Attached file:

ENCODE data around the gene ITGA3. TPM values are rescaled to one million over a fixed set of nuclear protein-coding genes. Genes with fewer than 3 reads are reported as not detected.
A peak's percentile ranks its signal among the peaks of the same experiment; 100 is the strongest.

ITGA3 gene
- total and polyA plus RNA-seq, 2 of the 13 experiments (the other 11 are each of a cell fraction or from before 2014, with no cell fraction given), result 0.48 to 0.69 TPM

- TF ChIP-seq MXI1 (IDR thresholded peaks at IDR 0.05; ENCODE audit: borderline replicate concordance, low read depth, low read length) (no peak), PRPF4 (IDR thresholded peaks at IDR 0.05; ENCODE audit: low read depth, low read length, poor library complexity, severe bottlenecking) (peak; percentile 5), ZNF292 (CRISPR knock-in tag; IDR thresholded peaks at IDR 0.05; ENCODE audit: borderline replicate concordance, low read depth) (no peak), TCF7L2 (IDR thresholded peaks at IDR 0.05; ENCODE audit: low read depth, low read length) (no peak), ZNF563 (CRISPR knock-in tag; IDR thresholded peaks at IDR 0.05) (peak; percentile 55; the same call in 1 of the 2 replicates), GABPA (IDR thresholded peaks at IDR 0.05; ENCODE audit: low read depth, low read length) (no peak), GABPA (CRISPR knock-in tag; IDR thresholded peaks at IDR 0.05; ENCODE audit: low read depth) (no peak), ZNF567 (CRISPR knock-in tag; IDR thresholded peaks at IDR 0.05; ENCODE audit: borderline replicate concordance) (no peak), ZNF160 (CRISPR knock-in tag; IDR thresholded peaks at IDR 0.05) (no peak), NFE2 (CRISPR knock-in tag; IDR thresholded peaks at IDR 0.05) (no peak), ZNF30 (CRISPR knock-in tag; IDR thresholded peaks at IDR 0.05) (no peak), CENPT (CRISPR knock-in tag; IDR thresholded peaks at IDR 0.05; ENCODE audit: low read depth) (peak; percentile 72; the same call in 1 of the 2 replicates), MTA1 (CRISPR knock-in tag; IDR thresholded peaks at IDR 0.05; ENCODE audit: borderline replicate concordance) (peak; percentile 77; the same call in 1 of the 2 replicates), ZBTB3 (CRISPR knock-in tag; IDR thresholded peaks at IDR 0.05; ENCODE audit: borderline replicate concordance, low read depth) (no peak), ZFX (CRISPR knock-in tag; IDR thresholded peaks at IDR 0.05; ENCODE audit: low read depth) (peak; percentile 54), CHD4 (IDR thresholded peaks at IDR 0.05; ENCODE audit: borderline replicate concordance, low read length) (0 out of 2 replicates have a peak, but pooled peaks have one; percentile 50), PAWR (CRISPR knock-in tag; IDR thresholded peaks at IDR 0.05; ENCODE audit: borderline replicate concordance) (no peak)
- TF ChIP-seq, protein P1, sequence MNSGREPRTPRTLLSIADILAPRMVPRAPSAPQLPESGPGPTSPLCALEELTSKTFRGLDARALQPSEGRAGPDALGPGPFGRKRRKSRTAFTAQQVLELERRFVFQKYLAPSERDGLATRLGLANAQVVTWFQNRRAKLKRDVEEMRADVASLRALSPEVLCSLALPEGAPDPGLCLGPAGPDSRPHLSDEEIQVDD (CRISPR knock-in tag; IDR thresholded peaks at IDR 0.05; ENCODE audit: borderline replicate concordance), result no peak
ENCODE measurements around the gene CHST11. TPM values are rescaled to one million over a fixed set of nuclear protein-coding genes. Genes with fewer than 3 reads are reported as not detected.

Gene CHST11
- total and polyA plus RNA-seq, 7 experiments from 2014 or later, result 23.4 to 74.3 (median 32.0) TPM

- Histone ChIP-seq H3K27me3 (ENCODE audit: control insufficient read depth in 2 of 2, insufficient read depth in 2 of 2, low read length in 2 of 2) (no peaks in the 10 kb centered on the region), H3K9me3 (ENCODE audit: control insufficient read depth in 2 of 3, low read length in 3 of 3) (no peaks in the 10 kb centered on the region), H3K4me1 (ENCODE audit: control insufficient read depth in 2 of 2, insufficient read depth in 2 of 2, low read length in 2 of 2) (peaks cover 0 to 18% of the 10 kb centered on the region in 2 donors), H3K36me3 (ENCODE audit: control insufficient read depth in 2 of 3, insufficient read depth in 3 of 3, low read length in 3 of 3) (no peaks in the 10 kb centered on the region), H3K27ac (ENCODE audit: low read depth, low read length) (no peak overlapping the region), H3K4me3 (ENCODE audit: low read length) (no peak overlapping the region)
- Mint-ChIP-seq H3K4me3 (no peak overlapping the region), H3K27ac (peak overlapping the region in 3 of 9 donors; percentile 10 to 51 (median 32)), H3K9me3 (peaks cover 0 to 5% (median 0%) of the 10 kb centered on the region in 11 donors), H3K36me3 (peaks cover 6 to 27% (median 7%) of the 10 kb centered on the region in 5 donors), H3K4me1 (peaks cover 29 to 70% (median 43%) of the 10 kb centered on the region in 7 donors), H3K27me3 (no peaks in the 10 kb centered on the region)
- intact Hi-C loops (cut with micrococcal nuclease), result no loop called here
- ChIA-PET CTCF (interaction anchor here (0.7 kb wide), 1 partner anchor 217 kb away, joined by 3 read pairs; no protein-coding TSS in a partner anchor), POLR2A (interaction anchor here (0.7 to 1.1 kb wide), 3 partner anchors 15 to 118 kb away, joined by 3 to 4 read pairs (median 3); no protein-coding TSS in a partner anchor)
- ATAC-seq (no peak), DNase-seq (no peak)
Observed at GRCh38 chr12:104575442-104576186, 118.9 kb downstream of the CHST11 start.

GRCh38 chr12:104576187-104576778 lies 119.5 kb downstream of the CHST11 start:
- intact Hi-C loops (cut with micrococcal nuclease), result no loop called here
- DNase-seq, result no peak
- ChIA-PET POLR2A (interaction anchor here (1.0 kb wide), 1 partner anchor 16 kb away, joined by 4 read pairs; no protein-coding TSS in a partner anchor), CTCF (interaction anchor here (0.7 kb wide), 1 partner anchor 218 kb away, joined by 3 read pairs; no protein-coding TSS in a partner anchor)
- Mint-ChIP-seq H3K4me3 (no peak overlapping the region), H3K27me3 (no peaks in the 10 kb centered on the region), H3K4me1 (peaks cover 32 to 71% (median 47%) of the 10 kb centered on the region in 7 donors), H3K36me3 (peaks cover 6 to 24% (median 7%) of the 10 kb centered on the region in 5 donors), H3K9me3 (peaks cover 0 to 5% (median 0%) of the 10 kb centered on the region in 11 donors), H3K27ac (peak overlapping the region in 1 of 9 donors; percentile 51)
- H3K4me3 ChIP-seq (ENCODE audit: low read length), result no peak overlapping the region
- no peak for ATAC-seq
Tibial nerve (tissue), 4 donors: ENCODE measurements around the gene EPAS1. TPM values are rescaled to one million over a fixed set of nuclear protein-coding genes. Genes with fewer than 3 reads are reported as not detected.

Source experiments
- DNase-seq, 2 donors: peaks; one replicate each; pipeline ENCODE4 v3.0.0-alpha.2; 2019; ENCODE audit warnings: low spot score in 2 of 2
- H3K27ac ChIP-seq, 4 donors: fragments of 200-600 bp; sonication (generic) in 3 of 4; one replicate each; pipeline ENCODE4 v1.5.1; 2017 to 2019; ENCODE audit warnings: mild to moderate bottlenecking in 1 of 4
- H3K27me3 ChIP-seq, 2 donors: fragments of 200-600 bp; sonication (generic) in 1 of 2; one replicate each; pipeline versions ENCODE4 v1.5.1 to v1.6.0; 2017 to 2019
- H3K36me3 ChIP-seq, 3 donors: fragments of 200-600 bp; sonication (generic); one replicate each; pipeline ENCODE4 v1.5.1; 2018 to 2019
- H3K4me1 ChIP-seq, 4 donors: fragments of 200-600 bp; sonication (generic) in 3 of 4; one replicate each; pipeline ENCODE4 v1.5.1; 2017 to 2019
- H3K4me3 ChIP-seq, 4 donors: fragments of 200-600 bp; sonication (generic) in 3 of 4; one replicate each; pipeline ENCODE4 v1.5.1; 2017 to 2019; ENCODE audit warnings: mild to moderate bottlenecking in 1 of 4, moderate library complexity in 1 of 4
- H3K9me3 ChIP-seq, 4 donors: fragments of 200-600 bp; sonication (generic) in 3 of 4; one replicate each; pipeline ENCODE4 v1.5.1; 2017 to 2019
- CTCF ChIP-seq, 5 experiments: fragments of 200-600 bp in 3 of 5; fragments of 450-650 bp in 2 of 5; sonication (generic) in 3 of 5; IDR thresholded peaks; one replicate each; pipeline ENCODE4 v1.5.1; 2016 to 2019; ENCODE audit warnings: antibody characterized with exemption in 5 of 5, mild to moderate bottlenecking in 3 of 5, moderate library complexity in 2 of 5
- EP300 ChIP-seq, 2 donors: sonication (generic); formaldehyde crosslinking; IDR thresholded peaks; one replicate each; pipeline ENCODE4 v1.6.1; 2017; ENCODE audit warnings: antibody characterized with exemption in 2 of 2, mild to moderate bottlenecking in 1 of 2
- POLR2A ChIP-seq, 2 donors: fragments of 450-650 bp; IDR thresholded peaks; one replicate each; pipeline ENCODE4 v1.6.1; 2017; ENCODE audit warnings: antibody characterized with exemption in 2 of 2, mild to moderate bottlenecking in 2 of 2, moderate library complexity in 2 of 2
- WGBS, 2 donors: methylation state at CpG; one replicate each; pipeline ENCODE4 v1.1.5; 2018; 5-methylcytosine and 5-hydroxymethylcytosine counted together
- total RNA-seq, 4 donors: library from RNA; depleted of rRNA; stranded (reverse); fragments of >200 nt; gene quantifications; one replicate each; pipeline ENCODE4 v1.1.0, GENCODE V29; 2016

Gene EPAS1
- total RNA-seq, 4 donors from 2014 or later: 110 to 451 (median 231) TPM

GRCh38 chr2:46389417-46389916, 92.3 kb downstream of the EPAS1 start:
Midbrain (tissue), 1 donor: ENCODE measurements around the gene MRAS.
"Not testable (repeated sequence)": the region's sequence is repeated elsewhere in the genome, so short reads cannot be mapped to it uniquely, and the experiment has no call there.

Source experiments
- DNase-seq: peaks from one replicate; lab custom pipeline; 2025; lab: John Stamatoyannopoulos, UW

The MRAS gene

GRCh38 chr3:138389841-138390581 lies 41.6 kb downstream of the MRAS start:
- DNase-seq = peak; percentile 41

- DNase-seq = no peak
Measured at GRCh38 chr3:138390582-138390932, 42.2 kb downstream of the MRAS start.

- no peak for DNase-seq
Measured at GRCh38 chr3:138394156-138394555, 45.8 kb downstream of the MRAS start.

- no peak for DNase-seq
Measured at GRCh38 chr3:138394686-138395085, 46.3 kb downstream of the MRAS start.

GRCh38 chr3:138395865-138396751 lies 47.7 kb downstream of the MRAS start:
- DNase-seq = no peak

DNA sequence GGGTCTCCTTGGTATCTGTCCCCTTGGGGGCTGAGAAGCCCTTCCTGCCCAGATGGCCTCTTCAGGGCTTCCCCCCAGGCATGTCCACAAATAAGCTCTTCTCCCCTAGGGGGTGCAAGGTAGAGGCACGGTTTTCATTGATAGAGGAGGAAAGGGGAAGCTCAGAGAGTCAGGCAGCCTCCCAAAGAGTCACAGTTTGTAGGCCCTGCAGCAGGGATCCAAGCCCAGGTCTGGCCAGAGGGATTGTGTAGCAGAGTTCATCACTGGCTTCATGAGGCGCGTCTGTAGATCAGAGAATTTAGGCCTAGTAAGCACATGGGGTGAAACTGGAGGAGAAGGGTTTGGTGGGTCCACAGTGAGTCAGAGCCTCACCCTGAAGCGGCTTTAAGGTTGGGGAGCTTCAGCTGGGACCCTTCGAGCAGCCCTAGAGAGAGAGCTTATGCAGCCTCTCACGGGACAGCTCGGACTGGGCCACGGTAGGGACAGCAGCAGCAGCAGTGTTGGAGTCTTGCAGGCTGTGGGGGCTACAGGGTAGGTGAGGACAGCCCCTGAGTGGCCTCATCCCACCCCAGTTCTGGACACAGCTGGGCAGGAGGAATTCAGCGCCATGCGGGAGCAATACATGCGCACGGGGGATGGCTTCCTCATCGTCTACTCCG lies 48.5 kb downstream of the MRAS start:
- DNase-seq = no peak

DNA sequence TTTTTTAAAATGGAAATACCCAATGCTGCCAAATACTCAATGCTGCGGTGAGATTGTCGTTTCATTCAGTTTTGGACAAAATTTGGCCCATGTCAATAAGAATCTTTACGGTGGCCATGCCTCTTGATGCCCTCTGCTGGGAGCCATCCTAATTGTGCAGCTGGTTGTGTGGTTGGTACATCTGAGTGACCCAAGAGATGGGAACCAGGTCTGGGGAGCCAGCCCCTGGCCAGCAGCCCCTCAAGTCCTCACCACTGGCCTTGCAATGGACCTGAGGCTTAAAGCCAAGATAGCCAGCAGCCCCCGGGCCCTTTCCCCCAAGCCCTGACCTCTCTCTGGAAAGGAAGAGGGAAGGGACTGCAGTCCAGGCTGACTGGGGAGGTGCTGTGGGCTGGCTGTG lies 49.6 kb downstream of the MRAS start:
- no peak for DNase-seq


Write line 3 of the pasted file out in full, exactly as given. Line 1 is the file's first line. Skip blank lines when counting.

ITGA3 gene